London to Edinburgh

I met my father by Platform 9 3/4 in King’s Cross. Dad is a born salesman, the sort of person who would not only stitch up the untapped potential of the Eskimo market for fridge freezers, he’d make a killing on the extended warranties too.
He was admiring the queue of Potter fans waiting to have their photograph taken with a prop trolley embedded in the wall of the station, wondering what the price point was, and making a note to check whether Platform 8 3/4 might be a going concern.

Dad didn’t go to Thatcher’s funeral but only because he couldn’t get hold of an ice cream van in time. ‘The Iron Lady,’ he said wistfully, looking out of the window as the train pulled from the station, ‘may she rust in peace.’

I love these annual Jolly Boys’ Outings. My side of the conversation usually has to be written down, but dad is very good company. Among the jokes (many of them vintage) are flashes of memory from a picaresque past: we whip through a station and he tells me about the days when, if you were on the way to work and had neglected to buy a paper, a nimble passenger could simply lower the window, lean out of the departing train and steal one from a fellow commuter waiting on the platform.

The journey to Edinburgh is just short of five hours, from the late flowering rapeseed of Norfolk through the light mist of Yorkshire and the east coast above Newcastle’s industrial sprawl. Dad had helpfully brought a bottle of red to pass the time, though the plastic glasses were cracked and instead we sipped from tiny tumblers more suited to mouthwash than wine.

I spent much of the journey reviewing footage of my speech for Friday, as well as going through feedback slips from a performance I gave of the speech last week. It’s a feature of Toastmasters that you chase up critical comments, and I was pleased to see a pattern emerging. It’s easy to fix one thing everyone agrees needs tweaking. These days I alternate between obsessing about the contest, and trying to take my mind off it.

After checking into our hotel on Waterloo Place, we went for an explore and I did a quick whizz around the highlight locations of the Everything is Purple show, including the Mile, the Dragonfly (closed this afternoon, otherwise I would’ve had one of their basil martinis), the Mosque Kitchen, Raph’s flat, and my temporary local. Dinner was at the Mosque Kitchen, and we strolled down the other half of the Mile to Holyrood, up Carlton Terrace and had a sundowner in the News Room, opposite John Lewis. A busy afternoon / evening of walking that left us tired, and though I’d like to peak Arthur’s Seat tomorrow, dad’s old knee trouble seems to have flared up again, so perhaps it’s not the smartest idea.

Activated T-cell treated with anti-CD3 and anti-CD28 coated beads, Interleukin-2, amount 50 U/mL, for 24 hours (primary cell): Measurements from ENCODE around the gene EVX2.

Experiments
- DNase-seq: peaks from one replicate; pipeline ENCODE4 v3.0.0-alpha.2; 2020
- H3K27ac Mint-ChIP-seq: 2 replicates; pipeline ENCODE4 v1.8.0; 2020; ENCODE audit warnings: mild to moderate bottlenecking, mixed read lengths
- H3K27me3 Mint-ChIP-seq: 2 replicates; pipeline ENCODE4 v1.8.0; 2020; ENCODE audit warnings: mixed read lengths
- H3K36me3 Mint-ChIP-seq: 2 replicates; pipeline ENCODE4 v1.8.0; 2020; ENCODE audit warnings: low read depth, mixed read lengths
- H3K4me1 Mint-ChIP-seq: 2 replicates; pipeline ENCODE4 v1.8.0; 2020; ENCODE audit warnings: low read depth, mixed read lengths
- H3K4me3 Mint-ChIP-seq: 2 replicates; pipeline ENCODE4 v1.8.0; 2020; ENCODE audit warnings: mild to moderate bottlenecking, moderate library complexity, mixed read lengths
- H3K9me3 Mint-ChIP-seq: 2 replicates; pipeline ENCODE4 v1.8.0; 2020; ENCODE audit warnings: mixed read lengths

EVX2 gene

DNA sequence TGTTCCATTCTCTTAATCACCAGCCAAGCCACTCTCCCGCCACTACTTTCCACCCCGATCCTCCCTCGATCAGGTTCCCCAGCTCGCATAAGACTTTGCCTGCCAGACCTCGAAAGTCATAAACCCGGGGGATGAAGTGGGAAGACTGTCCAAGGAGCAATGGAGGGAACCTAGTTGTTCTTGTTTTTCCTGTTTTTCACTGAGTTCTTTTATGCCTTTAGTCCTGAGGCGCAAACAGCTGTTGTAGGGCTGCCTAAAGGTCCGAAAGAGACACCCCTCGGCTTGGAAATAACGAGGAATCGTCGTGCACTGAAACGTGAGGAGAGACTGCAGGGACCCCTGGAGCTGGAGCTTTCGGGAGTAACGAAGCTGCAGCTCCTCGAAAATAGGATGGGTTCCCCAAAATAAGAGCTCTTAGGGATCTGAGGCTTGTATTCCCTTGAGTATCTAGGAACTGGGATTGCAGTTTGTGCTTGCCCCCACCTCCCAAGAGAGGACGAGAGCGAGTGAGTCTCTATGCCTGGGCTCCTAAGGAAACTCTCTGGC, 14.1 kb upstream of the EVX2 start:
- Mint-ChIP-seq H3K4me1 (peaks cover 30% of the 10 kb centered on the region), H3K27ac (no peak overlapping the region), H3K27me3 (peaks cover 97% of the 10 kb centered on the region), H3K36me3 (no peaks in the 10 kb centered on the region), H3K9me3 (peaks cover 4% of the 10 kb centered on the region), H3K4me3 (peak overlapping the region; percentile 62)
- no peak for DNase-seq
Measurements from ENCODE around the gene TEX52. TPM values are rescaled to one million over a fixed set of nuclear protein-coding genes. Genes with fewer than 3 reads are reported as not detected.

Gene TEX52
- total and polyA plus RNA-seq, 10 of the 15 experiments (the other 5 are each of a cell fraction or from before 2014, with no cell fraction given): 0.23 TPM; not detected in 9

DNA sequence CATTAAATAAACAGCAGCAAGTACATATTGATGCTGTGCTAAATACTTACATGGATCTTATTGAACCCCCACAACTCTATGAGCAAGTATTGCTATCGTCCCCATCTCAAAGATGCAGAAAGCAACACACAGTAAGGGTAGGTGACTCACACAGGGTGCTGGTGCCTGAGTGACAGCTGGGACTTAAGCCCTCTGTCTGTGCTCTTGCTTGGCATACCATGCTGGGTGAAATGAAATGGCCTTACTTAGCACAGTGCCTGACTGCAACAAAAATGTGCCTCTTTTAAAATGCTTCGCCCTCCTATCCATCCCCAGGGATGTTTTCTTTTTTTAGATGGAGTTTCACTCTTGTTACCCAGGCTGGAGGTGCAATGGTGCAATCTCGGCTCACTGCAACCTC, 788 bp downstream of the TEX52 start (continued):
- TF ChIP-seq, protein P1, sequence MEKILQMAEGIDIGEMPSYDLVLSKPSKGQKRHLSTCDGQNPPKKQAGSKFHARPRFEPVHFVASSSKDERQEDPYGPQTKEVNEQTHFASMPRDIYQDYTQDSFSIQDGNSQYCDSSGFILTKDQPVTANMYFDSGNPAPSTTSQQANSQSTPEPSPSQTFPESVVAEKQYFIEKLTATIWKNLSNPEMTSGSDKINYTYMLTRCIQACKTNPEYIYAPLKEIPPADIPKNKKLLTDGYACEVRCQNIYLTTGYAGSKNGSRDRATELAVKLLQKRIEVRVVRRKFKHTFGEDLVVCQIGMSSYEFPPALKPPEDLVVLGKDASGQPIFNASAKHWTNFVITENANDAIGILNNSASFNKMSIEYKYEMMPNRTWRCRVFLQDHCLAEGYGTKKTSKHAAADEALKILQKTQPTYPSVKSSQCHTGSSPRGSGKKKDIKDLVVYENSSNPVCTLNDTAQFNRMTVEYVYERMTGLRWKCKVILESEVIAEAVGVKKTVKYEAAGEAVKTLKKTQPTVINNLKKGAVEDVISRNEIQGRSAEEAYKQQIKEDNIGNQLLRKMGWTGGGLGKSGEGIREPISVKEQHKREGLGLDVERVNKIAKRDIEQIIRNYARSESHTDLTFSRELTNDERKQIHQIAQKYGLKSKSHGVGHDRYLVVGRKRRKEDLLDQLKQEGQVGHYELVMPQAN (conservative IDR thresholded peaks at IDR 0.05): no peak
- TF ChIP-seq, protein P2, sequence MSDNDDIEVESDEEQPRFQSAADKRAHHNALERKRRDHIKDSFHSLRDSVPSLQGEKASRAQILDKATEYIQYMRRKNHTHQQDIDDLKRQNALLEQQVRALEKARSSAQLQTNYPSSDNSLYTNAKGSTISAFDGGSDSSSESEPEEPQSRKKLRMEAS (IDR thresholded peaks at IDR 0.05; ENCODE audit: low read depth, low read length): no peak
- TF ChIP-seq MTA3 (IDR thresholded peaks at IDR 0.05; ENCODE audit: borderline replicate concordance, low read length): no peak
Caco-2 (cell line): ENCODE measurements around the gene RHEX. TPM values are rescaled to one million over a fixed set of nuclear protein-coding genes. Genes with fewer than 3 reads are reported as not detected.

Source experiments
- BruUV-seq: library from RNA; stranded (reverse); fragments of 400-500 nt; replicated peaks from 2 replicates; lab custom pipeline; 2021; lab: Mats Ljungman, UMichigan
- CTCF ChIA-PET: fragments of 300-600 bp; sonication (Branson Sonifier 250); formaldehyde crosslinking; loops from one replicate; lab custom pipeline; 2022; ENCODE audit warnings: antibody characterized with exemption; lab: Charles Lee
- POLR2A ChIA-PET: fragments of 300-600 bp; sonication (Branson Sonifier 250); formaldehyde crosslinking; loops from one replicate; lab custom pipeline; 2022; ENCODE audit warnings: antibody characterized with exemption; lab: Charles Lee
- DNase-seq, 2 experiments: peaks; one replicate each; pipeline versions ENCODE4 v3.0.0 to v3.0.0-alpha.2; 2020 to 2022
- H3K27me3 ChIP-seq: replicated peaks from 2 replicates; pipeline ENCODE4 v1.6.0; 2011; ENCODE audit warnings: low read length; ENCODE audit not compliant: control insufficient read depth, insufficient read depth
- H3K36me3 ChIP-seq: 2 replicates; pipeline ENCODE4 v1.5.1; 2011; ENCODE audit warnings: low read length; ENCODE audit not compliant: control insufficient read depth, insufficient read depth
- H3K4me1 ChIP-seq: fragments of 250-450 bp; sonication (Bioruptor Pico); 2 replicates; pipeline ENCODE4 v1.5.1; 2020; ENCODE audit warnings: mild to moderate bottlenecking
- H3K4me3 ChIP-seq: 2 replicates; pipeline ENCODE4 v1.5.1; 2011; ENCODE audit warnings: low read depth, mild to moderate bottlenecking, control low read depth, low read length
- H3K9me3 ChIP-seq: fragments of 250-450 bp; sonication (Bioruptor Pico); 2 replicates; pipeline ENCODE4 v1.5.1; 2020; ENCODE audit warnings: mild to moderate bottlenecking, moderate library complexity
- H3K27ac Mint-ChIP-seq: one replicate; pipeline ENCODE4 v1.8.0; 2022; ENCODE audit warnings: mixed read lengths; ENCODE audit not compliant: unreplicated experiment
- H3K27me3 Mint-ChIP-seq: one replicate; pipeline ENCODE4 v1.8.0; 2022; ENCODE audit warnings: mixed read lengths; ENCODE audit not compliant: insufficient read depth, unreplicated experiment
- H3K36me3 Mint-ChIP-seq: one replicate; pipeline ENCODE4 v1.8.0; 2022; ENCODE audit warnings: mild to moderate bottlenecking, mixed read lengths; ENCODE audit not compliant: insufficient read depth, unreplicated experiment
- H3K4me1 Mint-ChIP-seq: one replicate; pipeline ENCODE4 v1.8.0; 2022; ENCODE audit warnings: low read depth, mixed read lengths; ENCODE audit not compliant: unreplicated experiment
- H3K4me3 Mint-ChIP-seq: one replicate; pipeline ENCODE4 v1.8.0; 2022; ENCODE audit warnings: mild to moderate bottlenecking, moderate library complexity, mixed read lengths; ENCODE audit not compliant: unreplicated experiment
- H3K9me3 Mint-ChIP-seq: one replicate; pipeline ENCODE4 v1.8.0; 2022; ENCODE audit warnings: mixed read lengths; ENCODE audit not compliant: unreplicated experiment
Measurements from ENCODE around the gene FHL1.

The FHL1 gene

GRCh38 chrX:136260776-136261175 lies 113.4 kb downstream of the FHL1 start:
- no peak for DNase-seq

Over a pint, we talk about Scottish independence. We both feel the same: it would be a bit like losing a member of the family. We both benefit from each others oil and gas – what is it about them not mixing? – and we shouldn’t get to proprietorial over either: you can’t drink oil and you can’t burn water. England hardly exerts a stranglehold over Scotland, which has its own legal and education system. And exchanging a remote governance in London for a remote governance in Brussels doesn’t look like a hot sell to me. The Edinburgh tram fiasco – corruption or incompetence, I’m never sure which it is – makes the council look like an African dictatorship. But mostly, I think we like the idea of union for sentimental reasons, and the pro-independent crowd seem as happy to use anger as they are rational arguments (of which there are admittedly some). My father and I have never been attracted by the politics of anger.

I’ll leave dad with the last joke: he hasn’t been to Edinburgh for thirty years, and when he was here it was on business and so didn’t get much opportunity to look around properly. Every so often, he’ll look up at something obviously ancient like the Castle or the volcano and say with mild disapproval, ‘That’s new.’



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